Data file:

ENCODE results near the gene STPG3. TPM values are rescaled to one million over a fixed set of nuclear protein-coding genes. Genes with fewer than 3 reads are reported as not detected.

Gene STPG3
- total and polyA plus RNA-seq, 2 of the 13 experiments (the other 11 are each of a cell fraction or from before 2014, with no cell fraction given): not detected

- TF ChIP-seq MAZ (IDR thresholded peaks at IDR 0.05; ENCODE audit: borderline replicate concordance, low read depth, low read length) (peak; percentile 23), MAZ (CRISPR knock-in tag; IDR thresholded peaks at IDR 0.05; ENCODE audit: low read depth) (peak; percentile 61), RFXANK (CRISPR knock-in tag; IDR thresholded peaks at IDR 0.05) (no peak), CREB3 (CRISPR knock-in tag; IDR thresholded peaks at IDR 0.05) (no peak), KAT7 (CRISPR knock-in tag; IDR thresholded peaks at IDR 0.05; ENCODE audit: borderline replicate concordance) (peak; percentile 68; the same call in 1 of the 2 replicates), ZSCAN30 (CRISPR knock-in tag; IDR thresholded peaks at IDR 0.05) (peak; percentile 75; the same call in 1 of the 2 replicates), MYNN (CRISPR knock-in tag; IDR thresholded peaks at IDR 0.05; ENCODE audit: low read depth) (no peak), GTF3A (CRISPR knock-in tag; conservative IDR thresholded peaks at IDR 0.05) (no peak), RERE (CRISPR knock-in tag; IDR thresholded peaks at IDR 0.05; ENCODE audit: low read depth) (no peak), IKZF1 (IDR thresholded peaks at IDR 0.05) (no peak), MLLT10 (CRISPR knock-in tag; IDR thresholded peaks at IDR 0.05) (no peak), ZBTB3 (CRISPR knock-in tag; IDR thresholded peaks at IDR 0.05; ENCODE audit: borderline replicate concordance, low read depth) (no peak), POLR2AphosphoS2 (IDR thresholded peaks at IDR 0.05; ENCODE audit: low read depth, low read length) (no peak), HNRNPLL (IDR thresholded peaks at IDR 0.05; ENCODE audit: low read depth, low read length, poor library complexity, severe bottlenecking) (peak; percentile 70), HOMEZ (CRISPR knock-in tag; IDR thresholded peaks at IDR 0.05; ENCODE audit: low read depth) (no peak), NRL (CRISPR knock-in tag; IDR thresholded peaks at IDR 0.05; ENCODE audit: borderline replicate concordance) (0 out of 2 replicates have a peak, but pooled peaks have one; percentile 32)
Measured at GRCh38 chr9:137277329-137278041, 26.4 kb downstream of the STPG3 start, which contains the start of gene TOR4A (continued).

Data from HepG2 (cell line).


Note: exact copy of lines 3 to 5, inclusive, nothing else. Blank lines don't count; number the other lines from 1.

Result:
- total and polyA plus RNA-seq, 2 of the 13 experiments (the other 11 are each of a cell fraction or from before 2014, with no cell fraction given): not detected

- TF ChIP-seq MAZ (IDR thresholded peaks at IDR 0.05; ENCODE audit: borderline replicate concordance, low read depth, low read length) (peak; percentile 23), MAZ (CRISPR knock-in tag; IDR thresholded peaks at IDR 0.05; ENCODE audit: low read depth) (peak; percentile 61), RFXANK (CRISPR knock-in tag; IDR thresholded peaks at IDR 0.05) (no peak), CREB3 (CRISPR knock-in tag; IDR thresholded peaks at IDR 0.05) (no peak), KAT7 (CRISPR knock-in tag; IDR thresholded peaks at IDR 0.05; ENCODE audit: borderline replicate concordance) (peak; percentile 68; the same call in 1 of the 2 replicates), ZSCAN30 (CRISPR knock-in tag; IDR thresholded peaks at IDR 0.05) (peak; percentile 75; the same call in 1 of the 2 replicates), MYNN (CRISPR knock-in tag; IDR thresholded peaks at IDR 0.05; ENCODE audit: low read depth) (no peak), GTF3A (CRISPR knock-in tag; conservative IDR thresholded peaks at IDR 0.05) (no peak), RERE (CRISPR knock-in tag; IDR thresholded peaks at IDR 0.05; ENCODE audit: low read depth) (no peak), IKZF1 (IDR thresholded peaks at IDR 0.05) (no peak), MLLT10 (CRISPR knock-in tag; IDR thresholded peaks at IDR 0.05) (no peak), ZBTB3 (CRISPR knock-in tag; IDR thresholded peaks at IDR 0.05; ENCODE audit: borderline replicate concordance, low read depth) (no peak), POLR2AphosphoS2 (IDR thresholded peaks at IDR 0.05; ENCODE audit: low read depth, low read length) (no peak), HNRNPLL (IDR thresholded peaks at IDR 0.05; ENCODE audit: low read depth, low read length, poor library complexity, severe bottlenecking) (peak; percentile 70), HOMEZ (CRISPR knock-in tag; IDR thresholded peaks at IDR 0.05; ENCODE audit: low read depth) (no peak), NRL (CRISPR knock-in tag; IDR thresholded peaks at IDR 0.05; ENCODE audit: borderline replicate concordance) (0 out of 2 replicates have a peak, but pooled peaks have one; percentile 32)
Measured at GRCh38 chr9:137277329-137278041, 26.4 kb downstream of the STPG3 start, which contains the start of gene TOR4A (continued).